Ocular Melanoma

Eye cancer is very rare, but occurs most often in Caucasian people over 60 years old who have light-coloured hair and eyes, as well as pale skin. The most common type of cancer of the eye is malignant melanoma, which usually occurs in the uvea, or middle layer of the eye. The uvea includes the iris and the ciliary body. About five percent of all melanomas occur in the eye.

Risk factors associated with this disease are:

  • Primary acquired melanosis – a rare condition present at birth that consists of a clear mucous membrane that covers the inner surface of the eyelids and the outer surface of the eye and appears as a brown flat patch.
  • Ocular melanocytosis – abnormal proliferation of melanocytes in and around the eyes.
  • Light-coloured skin, eyes, and hair.
  • Moles on the skin.
  • Indoor tanning.
  • Welding and exposure to UV light (ex. sunlight) without proper ocular protection.
  • HIV or AIDS – this lowers the body’s immunity and can give rise to precursors of eye cancer.[1]

Symptoms of eye melanoma are not usually present; however, when present, they can manifest as blurred vision, seeing flashing lights and shadows, and/or brown or dark patches on the white area of the eye. An opthalmologist can diagnose and differentiate malignant and benign conditions of the eye.

In order to arrive at a diagnosis, the physician will examine the eye up close with an ophthalmoscope or bimicroscope to identify a lesion and take a biopsy. This small tissue sample will be analyzed in the laboratory to determine the type of cancer. Other tests for eye melanoma can include:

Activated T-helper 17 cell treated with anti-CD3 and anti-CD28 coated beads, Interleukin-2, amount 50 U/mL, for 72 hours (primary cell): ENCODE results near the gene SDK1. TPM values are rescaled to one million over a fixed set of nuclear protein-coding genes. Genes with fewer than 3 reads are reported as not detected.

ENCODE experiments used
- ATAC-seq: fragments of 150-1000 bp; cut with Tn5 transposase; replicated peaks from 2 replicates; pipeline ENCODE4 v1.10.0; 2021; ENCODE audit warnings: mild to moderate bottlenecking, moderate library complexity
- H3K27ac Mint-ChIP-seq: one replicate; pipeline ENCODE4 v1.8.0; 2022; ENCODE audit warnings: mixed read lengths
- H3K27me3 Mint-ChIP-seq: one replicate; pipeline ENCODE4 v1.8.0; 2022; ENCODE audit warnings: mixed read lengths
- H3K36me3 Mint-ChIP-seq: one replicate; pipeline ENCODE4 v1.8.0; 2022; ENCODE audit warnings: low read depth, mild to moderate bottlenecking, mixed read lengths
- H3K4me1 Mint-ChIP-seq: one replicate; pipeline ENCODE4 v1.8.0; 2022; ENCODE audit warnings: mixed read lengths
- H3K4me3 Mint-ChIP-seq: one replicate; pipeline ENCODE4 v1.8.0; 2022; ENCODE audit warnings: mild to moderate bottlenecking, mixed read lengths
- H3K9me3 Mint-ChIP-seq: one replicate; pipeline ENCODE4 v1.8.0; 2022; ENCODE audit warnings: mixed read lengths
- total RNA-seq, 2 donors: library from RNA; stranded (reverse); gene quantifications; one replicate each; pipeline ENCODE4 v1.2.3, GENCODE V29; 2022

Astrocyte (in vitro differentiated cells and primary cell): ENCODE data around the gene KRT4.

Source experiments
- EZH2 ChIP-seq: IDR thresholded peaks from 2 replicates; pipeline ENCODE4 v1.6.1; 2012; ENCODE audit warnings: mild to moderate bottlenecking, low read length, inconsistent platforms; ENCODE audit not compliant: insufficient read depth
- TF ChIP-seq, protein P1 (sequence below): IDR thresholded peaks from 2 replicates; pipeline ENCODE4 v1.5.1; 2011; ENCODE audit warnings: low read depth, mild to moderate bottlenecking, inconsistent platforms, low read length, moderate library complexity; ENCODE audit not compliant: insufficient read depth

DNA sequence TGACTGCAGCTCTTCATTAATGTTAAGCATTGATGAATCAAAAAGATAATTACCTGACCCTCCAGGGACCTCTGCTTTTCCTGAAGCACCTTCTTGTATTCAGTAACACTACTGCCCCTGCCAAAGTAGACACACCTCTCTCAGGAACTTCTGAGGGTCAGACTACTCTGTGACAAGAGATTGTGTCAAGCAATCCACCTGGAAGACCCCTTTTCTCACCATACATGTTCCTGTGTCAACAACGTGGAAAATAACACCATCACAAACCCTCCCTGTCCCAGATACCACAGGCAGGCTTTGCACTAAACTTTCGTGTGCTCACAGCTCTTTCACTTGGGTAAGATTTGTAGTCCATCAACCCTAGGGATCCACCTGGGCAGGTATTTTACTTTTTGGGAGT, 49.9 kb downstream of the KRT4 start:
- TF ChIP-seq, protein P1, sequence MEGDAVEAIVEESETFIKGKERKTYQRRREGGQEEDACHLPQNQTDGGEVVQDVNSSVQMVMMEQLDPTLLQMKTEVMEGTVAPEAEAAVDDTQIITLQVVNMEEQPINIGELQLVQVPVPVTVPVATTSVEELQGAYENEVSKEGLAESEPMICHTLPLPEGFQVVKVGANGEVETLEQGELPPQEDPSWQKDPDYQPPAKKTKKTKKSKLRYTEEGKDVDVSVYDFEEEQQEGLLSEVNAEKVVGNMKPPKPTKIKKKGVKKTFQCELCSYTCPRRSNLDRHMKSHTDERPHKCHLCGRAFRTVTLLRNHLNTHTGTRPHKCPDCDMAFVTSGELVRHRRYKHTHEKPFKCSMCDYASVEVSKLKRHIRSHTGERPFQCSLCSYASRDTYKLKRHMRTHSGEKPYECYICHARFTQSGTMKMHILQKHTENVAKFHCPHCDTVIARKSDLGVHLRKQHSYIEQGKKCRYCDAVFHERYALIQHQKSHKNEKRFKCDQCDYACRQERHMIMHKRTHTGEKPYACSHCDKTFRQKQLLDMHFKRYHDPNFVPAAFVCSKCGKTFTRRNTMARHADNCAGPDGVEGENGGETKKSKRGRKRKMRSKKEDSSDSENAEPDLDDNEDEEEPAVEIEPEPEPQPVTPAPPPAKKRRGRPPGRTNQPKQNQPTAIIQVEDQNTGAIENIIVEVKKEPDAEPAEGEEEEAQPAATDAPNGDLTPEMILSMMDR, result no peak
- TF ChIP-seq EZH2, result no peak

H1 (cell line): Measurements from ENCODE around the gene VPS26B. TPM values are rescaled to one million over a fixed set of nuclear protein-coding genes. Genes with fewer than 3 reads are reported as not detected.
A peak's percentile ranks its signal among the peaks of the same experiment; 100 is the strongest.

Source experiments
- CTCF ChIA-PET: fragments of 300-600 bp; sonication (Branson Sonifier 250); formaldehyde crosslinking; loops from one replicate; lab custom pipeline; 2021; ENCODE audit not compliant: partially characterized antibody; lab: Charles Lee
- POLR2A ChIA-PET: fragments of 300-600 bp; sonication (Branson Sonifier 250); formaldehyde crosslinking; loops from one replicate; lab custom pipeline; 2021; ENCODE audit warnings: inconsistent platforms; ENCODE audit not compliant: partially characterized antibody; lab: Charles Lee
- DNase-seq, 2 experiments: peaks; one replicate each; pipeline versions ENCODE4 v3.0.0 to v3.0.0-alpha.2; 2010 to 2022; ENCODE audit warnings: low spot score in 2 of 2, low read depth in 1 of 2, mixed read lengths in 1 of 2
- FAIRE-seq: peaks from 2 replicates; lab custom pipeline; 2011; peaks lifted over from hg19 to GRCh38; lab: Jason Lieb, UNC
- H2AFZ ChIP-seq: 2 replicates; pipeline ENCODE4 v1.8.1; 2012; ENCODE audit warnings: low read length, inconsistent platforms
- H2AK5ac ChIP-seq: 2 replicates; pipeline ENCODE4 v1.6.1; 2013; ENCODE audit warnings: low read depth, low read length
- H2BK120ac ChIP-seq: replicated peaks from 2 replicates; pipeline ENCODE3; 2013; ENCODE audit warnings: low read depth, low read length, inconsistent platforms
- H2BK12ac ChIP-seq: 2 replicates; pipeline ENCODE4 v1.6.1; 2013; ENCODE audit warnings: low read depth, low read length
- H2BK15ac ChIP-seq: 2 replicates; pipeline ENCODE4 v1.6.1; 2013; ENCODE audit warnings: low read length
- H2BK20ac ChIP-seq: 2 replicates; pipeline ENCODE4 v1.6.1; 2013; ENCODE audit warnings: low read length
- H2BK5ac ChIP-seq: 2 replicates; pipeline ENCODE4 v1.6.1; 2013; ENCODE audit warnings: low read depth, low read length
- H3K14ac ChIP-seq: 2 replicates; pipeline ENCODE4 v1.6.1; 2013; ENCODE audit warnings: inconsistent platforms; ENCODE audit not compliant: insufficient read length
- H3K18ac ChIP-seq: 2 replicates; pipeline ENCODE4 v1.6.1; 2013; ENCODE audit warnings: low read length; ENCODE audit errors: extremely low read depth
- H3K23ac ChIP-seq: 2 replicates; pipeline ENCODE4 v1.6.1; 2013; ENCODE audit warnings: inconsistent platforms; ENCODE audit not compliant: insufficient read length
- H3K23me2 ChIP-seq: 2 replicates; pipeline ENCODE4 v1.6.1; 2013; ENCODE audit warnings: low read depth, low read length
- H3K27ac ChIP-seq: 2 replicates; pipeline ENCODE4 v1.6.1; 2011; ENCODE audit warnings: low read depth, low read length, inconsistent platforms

• Transillumination, to pinpoint exactly where the tumour is located.
  • Colour fundus photography is a picture of the back of the eye taken before and after treatment.
  • Positron emission tomography (PET)/CT scan, to obtain a detailed picture of the eye and surrounding region.
  • MRI forms a detailed picture of the structure of the eye and surrounding tissues.

Staging and grading will determine the course of treatment and the prognosis for each individual patient. An early or localized stage means that the cancer is located in the eye and has not spread. Advanced stage describes a tumour that has spread beyond the eye to the adjacent tissues, or even to other organs such as the lungs or liver. High-grade denotes an aggressive tumour, while low-grade tends to grow slowly.

Depending on the staging and grade of the tumour, different courses of treatment will be favoured:

  • Radiotherapy may be the only treatment necessary in cases of uveal melanoma.
  • Surgery can involve a small resection of the tumour or a partial or complete removal of the eye depending on the size and location of the tumour.
  • Transpupillary thermotherapy (TTT) is performed using a laser to destroy any remaining malignant cells after treatment of small melanomas.
  • Cryotherapy uses cold to freeze the area where the tumour is located and is usually used after surgery.
  • Chemotherapy eye drops.
  • Photodynamic therapy (PDT) uses a light sensitizing agent to target and kill cancer cells.[2]


[1] http://www.cancer.ca/en/cancer-information/cancer-type/eye/risks/?region=on#ixzz5EpoLtUa3

[2] https://www.macmillan.org.uk/information-and-support/eye-cancer-ocular-melanoma#260162